Totally off-grid developments aren’t all that common in the UK – at least, not when it comes to the plots that people want to build on. There are actually relatively few areas that aren’t inhabited to the level that means mains electricity is available, though there are more places without access to the mains gas network, which doesn’t have the same coverage, especially in rural Britain.
However, we still occasionally come across truly off-grid developments. Sometimes they will be off-grid because there’s simply not a mains electric or gas supply in the area, but sometimes it will be because the significant costs involved in infrastructure upgrades simply aren’t feasible within the bounds of the developer’s budget. Compromises must be made – but they should be well-informed ones. That’s where we come in.
Electricity generation for off-grid developments
Where mains connection is technically possible, but complex and expensive, off-grid energy generation is often the better option. We recently worked on such a project – a self-build property situated on a landlocked site, with connection routes only available across agricultural land, which meant that the costs quoted for providing a mains electricity supply were more than £100k and a significant part of the construction budget.
We worked with the client, and their architect, to review the various energy options for the property. Our client’s preference was ideally to install a ground source heat pump for space heating and hot water, but the annual electrical demand made this unviable – the inclusion of the electric-fed heat pump system would have trebled the off-grid solution system size to provide the necessary electricity, and this would have been incredibly expensive. After giving all possible choices due consideration, it was decided that an LPG boiler was the only solution which reduced the electrical demand sufficiently – not ideal, in the context of the client’s initial desire to avoid fuel deliveries, but the best compromise to make with all factors borne in mind.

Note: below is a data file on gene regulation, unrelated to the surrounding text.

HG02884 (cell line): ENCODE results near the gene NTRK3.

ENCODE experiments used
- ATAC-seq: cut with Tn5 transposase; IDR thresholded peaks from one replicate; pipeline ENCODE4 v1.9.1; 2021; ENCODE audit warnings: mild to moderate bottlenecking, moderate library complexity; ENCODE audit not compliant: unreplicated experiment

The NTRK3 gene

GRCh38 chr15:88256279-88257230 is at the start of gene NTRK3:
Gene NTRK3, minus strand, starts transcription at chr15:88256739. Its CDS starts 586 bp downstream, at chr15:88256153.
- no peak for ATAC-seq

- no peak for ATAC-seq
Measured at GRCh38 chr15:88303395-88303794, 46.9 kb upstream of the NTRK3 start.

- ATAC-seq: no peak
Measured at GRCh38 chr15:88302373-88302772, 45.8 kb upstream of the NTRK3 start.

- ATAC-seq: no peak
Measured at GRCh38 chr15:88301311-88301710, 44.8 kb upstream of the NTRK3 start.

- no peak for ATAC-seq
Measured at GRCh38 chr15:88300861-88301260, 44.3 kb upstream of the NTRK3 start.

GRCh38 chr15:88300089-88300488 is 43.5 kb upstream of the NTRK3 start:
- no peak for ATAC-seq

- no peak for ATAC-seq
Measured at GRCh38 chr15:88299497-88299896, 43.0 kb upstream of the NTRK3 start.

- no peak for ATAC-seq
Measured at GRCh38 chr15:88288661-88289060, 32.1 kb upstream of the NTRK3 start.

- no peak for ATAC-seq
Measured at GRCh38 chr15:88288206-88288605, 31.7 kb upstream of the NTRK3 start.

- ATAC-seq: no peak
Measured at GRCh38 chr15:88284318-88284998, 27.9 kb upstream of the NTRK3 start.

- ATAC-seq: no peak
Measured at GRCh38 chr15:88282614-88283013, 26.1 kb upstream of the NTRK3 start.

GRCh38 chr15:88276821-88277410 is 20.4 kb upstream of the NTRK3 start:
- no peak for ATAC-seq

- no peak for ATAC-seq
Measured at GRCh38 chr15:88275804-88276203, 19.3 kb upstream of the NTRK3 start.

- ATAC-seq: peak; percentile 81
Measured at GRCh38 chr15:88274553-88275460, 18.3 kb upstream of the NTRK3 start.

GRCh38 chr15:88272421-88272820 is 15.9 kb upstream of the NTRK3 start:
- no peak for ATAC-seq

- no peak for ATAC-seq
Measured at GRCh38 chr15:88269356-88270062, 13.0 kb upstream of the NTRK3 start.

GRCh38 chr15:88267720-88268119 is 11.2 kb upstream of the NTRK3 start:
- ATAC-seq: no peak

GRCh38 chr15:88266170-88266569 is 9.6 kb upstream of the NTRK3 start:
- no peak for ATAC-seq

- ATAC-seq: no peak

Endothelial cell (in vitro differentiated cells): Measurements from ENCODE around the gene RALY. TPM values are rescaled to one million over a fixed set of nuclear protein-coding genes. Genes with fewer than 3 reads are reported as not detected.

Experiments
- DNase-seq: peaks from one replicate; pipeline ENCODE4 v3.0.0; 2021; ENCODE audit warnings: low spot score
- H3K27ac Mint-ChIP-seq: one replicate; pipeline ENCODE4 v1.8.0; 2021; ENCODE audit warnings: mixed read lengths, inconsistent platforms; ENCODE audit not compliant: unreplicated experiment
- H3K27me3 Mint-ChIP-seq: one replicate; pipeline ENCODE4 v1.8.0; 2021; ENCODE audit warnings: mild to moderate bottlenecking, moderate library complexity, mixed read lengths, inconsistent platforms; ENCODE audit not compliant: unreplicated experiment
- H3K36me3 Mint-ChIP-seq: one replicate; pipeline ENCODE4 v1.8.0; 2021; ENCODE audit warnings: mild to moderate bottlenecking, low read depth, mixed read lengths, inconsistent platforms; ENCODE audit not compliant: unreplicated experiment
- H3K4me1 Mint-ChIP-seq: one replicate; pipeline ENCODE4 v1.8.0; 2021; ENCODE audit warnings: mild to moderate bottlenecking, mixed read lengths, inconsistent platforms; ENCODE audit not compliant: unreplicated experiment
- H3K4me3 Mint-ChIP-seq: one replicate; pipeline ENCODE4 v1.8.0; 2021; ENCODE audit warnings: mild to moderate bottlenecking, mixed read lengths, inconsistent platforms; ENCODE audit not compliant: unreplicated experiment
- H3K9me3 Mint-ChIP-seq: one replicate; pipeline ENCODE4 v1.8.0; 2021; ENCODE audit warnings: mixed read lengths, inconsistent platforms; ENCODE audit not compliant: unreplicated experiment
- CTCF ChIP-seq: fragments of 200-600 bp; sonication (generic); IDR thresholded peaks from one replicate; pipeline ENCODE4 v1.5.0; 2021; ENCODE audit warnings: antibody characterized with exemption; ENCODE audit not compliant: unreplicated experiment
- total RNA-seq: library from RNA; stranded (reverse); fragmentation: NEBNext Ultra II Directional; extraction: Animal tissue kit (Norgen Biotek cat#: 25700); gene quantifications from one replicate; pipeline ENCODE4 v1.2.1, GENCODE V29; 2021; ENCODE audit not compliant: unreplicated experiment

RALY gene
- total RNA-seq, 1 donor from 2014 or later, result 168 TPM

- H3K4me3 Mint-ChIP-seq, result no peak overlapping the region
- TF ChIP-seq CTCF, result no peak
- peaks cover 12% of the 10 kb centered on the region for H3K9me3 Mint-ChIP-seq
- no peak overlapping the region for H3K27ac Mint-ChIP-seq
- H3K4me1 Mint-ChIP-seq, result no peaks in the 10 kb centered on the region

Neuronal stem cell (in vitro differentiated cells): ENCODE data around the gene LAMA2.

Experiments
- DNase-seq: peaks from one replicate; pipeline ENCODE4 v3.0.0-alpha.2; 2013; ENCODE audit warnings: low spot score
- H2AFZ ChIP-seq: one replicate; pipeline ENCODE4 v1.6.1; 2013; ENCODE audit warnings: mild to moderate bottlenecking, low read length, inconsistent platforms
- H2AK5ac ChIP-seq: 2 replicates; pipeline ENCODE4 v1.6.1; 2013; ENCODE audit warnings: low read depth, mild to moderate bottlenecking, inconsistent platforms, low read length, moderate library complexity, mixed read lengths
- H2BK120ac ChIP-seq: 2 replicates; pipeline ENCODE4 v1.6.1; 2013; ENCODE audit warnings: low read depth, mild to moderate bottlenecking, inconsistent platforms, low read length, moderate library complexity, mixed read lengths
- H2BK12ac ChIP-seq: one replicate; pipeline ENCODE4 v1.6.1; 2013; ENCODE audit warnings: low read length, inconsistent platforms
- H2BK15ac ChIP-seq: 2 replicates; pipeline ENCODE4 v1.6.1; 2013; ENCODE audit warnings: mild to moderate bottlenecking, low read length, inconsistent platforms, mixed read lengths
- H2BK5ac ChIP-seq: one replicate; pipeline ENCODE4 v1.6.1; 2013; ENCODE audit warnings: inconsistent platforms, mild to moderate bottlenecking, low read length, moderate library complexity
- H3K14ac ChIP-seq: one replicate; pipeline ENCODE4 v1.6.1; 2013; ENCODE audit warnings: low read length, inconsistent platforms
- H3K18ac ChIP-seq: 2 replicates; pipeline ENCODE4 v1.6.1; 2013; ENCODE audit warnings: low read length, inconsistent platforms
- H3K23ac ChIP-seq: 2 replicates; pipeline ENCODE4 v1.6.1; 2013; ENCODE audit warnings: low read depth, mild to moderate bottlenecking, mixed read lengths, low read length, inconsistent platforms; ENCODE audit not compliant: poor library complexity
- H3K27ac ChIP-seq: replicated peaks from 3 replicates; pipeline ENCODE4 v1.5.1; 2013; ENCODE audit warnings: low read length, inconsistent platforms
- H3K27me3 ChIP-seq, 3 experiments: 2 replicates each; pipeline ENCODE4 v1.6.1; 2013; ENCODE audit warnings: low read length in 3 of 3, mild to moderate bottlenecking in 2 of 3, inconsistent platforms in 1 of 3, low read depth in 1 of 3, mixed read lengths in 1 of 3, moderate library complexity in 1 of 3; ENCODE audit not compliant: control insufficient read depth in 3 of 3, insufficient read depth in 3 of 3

Working with our client, we established the expected peak and annual electrical demands, considering both summer and winter conditions, and called on an off-grid system specialist to supply the required solution – a battery storage system, powered by a large solar photovoltaic (PV) array and an LPG-fuelled generator, with a complete controls package. While the PV system was sized to provide the majority of the annual electrical demand, the LPG generator was included as it was always expected that an additional means of electricity generation would be required (and it made sense to match the fuel type to the boiler, since that would avoid the need to bring another fuel type to the property).
Balanced decisions based on data
What this case study illustrates is the need to make compromises and choose the best energy solutions on balance, when it comes to specifying for off-grid developments. No solution will be perfect, of course, but it should be as efficient as possible within the constraints of the development’s location and budget, and that can only be achieved by giving all possibilities due attention – and adding a little creative problem-solving into the mix, too.
For example, one of the more unexpected ideas we’ve come across recently relates to the uptake of electric vehicles (EVs) in the UK, which is being driven by the government’s Road to Zero strategy. There’s been talk of utilising an electric vehicle’s battery as a storage system – so when plugging your EV in to your house in the evening, the vehicle might be charged, or the vehicle might power the house’s electrical requirement.
Naturally, all these energy challenges will gradually be lessened, with time and innovation – just look at battery storage systems, which have gone from a nice idea that was not financially feasible, to a more affordable real-life solution, in what is really only a few years. With the combination of this improvement, and better system efficiency (which has reduced the annual energy usage for dwellings), it should become increasingly easier and more sustainable to provide a more flexible way of generating, storing, and using energy.